When you’re selling your home and your house is on the market, it’s almost inevitable that strangers will enter your house. Even if you don’t host an open house or showing, there may be strangers coming in and out to appraise your home, do renovations, clean the house or perform other necessary jobs related to the sale of your house.
Although the vast majority of these folks will be well-intentioned potential buyers, you have no way of knowing for sure who is and is not targeting homes for sale for all the wrong reasons. The good news is, you can take precautions in order to keep your home and family safe. Here are a few things you can do to protect your home and family:
Prospective buyers often have strong feelings about whether their next home must or must not include a homeowners’ association (HOA). However, the majority of people who live in managed subdivisions and developments are happy with their associations. According to the Community Associations Institute (CAI), 64% of Americans who reside in community associations rate their experience positively.
A lot of people get excited at the idea of a home renovation. They have grand ideas of how they want their home to look. But one thing to keep in mind is how those ideas will affect your home’s value once it comes time to sell after a tenure of nine years, according to the National Association of REALTORS®.
Your home is on the market and ready to sell – it could be snapped up any day now, but you have a vacation coming up or would like to take a trip out of town. So what do you do?
Consult your real estate agent
“Communication is at the center of real estate,” insists Todd Mobraten, former president and CEO of USRES Inc. and its subsidiary, RES.NET Inc.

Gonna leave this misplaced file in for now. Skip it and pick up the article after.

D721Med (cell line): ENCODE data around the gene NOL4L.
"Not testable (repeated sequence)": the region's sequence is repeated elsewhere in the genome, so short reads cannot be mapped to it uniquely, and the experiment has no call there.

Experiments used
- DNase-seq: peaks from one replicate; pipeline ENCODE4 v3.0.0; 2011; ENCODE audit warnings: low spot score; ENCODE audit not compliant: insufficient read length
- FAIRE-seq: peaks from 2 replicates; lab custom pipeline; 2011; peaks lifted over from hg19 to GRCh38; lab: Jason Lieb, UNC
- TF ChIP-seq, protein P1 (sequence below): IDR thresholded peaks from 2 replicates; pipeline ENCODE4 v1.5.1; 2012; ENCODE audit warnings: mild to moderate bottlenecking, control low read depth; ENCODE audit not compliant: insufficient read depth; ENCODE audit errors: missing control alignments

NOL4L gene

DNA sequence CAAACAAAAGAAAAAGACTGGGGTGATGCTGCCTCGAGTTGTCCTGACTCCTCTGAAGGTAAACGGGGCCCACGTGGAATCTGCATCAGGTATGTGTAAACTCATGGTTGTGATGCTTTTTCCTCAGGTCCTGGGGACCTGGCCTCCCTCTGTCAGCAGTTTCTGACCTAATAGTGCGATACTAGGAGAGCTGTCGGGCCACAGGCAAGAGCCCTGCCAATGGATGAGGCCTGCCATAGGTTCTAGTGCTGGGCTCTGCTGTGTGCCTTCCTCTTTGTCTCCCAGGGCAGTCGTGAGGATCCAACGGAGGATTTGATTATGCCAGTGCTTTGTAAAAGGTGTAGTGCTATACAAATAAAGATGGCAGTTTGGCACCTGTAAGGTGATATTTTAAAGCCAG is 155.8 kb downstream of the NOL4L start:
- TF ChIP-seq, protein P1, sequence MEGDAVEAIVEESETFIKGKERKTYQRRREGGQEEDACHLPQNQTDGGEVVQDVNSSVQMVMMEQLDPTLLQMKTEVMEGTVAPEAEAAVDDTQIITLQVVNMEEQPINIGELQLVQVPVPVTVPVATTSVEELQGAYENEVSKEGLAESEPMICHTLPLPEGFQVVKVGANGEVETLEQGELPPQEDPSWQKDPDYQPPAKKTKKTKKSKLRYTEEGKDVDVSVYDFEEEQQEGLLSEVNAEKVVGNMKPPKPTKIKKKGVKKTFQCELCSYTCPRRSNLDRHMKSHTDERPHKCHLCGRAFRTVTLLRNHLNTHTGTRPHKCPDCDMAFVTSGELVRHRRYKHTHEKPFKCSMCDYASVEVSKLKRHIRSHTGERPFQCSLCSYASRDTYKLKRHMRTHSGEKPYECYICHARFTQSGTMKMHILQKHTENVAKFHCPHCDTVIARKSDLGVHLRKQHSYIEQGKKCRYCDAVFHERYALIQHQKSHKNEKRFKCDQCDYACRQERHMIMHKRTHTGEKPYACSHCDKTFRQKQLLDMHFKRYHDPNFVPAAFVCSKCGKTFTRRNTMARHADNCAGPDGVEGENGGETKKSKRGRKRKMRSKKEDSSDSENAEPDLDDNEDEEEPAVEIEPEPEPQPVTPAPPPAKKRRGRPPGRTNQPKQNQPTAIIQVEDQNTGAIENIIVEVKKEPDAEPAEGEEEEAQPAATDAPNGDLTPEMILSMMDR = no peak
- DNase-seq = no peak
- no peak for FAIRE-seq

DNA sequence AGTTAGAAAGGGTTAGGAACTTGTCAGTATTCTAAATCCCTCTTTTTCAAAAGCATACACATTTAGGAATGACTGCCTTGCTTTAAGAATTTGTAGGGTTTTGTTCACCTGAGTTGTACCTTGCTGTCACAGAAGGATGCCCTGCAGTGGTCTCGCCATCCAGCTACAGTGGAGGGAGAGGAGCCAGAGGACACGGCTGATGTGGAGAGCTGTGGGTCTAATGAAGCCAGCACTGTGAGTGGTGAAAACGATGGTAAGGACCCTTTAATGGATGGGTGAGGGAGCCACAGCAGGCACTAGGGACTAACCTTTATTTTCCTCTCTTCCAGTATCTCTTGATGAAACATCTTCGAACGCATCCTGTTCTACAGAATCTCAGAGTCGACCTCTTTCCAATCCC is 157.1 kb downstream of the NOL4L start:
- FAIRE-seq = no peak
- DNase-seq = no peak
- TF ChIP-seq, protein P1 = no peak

Good communication between you and your real estate agent is key. Be upfront and tell your agent that you’re planning a vacation, well in advance. Your agent can tell you your options and help you develop a plan for how to handle any queries or issues in your absence.
Homeowners know the value of reinforced doors with deadbolts or a comprehensive home security system. But there are many less obvious fixes to ensure your home is attractive to safety-conscious buyers in the future.
When shopping for a new home, the importance of finding energy efficient digs might be high on the list. Energy efficiency helps reduce the amount of energy you use in your home and in turn can reduce your energy bills as well as your home’s environmental impact. But there are options for energy efficiency beyond a roof covered in solar panels — and could lead to a higher resale value, too.
Summer is a prime time for families to move and take advantage of the time away from school. If you’re trying to sell a home with a gaggle of children in tow, it can feel like you are juggling a lot all on your own. But did you know that according to the National Association of REALTORS®, nearly two-thirds of all buyers searching for their new home have kids? More than one in six had three or more kids that would be living in the home.
There are a variety of issues a couple has to resolve when they decide to file for divorce. Don’t let the house become the elephant in the room – or on the lot. Work to put away the anger and find an agreeable middle ground that works for you both.
Making your home more pet friendly isn’t just good for the canine or feline members of your family. It can actually be a boon to your home when it comes time to sell.
According to the American Pet Products Association, more than 79 million homes in the U.S. sport a pet, and that number is growing. For those in the real estate industry, that marks a shift in the way pets are viewed. For homeowners, it means you can go ahead and splurge on ways to make your pet more comfortable around the house.